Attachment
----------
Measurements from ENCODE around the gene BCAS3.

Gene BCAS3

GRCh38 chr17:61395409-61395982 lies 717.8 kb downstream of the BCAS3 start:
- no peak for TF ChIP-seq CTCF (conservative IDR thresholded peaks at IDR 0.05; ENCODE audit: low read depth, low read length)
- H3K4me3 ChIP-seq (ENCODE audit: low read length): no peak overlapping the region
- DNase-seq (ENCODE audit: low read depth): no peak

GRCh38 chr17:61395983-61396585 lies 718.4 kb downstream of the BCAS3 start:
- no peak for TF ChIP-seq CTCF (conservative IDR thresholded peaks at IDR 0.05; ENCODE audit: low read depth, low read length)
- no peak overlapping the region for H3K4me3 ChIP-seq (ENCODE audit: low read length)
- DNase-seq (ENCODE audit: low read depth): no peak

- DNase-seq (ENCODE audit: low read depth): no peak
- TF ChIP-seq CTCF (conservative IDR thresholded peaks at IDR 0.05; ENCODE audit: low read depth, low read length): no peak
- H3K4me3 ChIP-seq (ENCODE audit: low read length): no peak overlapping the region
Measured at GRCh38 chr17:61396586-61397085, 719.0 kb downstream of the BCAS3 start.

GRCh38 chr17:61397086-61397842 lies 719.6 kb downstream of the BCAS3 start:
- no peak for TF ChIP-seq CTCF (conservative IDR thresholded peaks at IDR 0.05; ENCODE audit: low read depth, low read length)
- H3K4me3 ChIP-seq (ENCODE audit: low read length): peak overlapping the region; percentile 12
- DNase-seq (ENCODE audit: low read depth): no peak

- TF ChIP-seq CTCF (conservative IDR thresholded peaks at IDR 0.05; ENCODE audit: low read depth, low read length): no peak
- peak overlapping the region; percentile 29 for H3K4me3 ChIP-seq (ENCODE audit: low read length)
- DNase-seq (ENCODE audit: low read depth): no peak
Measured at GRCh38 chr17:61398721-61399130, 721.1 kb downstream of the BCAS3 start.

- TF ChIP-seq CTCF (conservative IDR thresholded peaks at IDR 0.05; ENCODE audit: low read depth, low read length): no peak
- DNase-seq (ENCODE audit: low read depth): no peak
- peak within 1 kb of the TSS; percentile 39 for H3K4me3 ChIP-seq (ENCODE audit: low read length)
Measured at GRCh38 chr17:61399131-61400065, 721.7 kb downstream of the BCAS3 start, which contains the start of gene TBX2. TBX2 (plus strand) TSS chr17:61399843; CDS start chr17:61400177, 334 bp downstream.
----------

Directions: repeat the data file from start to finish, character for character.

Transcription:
Measurements from ENCODE around the gene BCAS3.

Gene BCAS3

GRCh38 chr17:61395409-61395982 lies 717.8 kb downstream of the BCAS3 start:
- no peak for TF ChIP-seq CTCF (conservative IDR thresholded peaks at IDR 0.05; ENCODE audit: low read depth, low read length)
- H3K4me3 ChIP-seq (ENCODE audit: low read length): no peak overlapping the region
- DNase-seq (ENCODE audit: low read depth): no peak

GRCh38 chr17:61395983-61396585 lies 718.4 kb downstream of the BCAS3 start:
- no peak for TF ChIP-seq CTCF (conservative IDR thresholded peaks at IDR 0.05; ENCODE audit: low read depth, low read length)
- no peak overlapping the region for H3K4me3 ChIP-seq (ENCODE audit: low read length)
- DNase-seq (ENCODE audit: low read depth): no peak

- DNase-seq (ENCODE audit: low read depth): no peak
- TF ChIP-seq CTCF (conservative IDR thresholded peaks at IDR 0.05; ENCODE audit: low read depth, low read length): no peak
- H3K4me3 ChIP-seq (ENCODE audit: low read length): no peak overlapping the region
Measured at GRCh38 chr17:61396586-61397085, 719.0 kb downstream of the BCAS3 start.

GRCh38 chr17:61397086-61397842 lies 719.6 kb downstream of the BCAS3 start:
- no peak for TF ChIP-seq CTCF (conservative IDR thresholded peaks at IDR 0.05; ENCODE audit: low read depth, low read length)
- H3K4me3 ChIP-seq (ENCODE audit: low read length): peak overlapping the region; percentile 12
- DNase-seq (ENCODE audit: low read depth): no peak

- TF ChIP-seq CTCF (conservative IDR thresholded peaks at IDR 0.05; ENCODE audit: low read depth, low read length): no peak
- peak overlapping the region; percentile 29 for H3K4me3 ChIP-seq (ENCODE audit: low read length)
- DNase-seq (ENCODE audit: low read depth): no peak
Measured at GRCh38 chr17:61398721-61399130, 721.1 kb downstream of the BCAS3 start.

- TF ChIP-seq CTCF (conservative IDR thresholded peaks at IDR 0.05; ENCODE audit: low read depth, low read length): no peak
- DNase-seq (ENCODE audit: low read depth): no peak
- peak within 1 kb of the TSS; percentile 39 for H3K4me3 ChIP-seq (ENCODE audit: low read length)
Measured at GRCh38 chr17:61399131-61400065, 721.7 kb downstream of the BCAS3 start, which contains the start of gene TBX2. TBX2 (plus strand) TSS chr17:61399843; CDS start chr17:61400177, 334 bp downstream.